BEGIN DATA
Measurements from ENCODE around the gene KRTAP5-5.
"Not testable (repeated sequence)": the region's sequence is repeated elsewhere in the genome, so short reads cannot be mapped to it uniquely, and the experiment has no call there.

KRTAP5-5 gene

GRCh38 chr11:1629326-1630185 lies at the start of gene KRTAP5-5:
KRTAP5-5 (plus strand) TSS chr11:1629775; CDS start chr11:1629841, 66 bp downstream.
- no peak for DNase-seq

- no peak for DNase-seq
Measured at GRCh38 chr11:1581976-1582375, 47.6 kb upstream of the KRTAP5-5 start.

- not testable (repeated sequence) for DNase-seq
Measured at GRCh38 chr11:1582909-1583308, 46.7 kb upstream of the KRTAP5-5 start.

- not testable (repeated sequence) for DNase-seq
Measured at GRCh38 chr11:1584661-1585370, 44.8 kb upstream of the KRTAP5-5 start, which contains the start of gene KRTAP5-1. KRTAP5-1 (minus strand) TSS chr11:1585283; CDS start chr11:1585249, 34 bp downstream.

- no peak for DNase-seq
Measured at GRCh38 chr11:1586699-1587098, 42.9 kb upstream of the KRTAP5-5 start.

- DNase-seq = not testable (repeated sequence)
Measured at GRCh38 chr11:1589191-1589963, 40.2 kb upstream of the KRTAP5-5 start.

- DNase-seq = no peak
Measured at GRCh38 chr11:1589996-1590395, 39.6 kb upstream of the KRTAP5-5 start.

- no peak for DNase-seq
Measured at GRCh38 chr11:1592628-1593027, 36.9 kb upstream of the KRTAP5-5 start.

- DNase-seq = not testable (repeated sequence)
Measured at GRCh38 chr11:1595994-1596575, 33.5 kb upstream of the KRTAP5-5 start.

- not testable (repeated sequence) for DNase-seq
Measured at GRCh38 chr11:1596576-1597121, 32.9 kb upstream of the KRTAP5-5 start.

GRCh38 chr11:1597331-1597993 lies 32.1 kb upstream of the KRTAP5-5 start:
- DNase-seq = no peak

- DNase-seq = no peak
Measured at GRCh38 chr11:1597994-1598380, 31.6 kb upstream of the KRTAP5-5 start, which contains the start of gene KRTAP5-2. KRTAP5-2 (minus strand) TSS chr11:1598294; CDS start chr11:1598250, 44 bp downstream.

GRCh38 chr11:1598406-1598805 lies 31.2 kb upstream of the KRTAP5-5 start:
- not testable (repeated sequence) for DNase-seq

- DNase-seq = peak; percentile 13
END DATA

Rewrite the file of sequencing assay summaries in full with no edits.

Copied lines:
Measurements from ENCODE around the gene KRTAP5-5.
"Not testable (repeated sequence)": the region's sequence is repeated elsewhere in the genome, so short reads cannot be mapped to it uniquely, and the experiment has no call there.

KRTAP5-5 gene

GRCh38 chr11:1629326-1630185 lies at the start of gene KRTAP5-5:
KRTAP5-5 (plus strand) TSS chr11:1629775; CDS start chr11:1629841, 66 bp downstream.
- no peak for DNase-seq

- no peak for DNase-seq
Measured at GRCh38 chr11:1581976-1582375, 47.6 kb upstream of the KRTAP5-5 start.

- not testable (repeated sequence) for DNase-seq
Measured at GRCh38 chr11:1582909-1583308, 46.7 kb upstream of the KRTAP5-5 start.

- not testable (repeated sequence) for DNase-seq
Measured at GRCh38 chr11:1584661-1585370, 44.8 kb upstream of the KRTAP5-5 start, which contains the start of gene KRTAP5-1. KRTAP5-1 (minus strand) TSS chr11:1585283; CDS start chr11:1585249, 34 bp downstream.

- no peak for DNase-seq
Measured at GRCh38 chr11:1586699-1587098, 42.9 kb upstream of the KRTAP5-5 start.

- DNase-seq = not testable (repeated sequence)
Measured at GRCh38 chr11:1589191-1589963, 40.2 kb upstream of the KRTAP5-5 start.

- DNase-seq = no peak
Measured at GRCh38 chr11:1589996-1590395, 39.6 kb upstream of the KRTAP5-5 start.

- no peak for DNase-seq
Measured at GRCh38 chr11:1592628-1593027, 36.9 kb upstream of the KRTAP5-5 start.

- DNase-seq = not testable (repeated sequence)
Measured at GRCh38 chr11:1595994-1596575, 33.5 kb upstream of the KRTAP5-5 start.

- not testable (repeated sequence) for DNase-seq
Measured at GRCh38 chr11:1596576-1597121, 32.9 kb upstream of the KRTAP5-5 start.

GRCh38 chr11:1597331-1597993 lies 32.1 kb upstream of the KRTAP5-5 start:
- DNase-seq = no peak

- DNase-seq = no peak
Measured at GRCh38 chr11:1597994-1598380, 31.6 kb upstream of the KRTAP5-5 start, which contains the start of gene KRTAP5-2. KRTAP5-2 (minus strand) TSS chr11:1598294; CDS start chr11:1598250, 44 bp downstream.

GRCh38 chr11:1598406-1598805 lies 31.2 kb upstream of the KRTAP5-5 start:
- not testable (repeated sequence) for DNase-seq

- DNase-seq = peak; percentile 13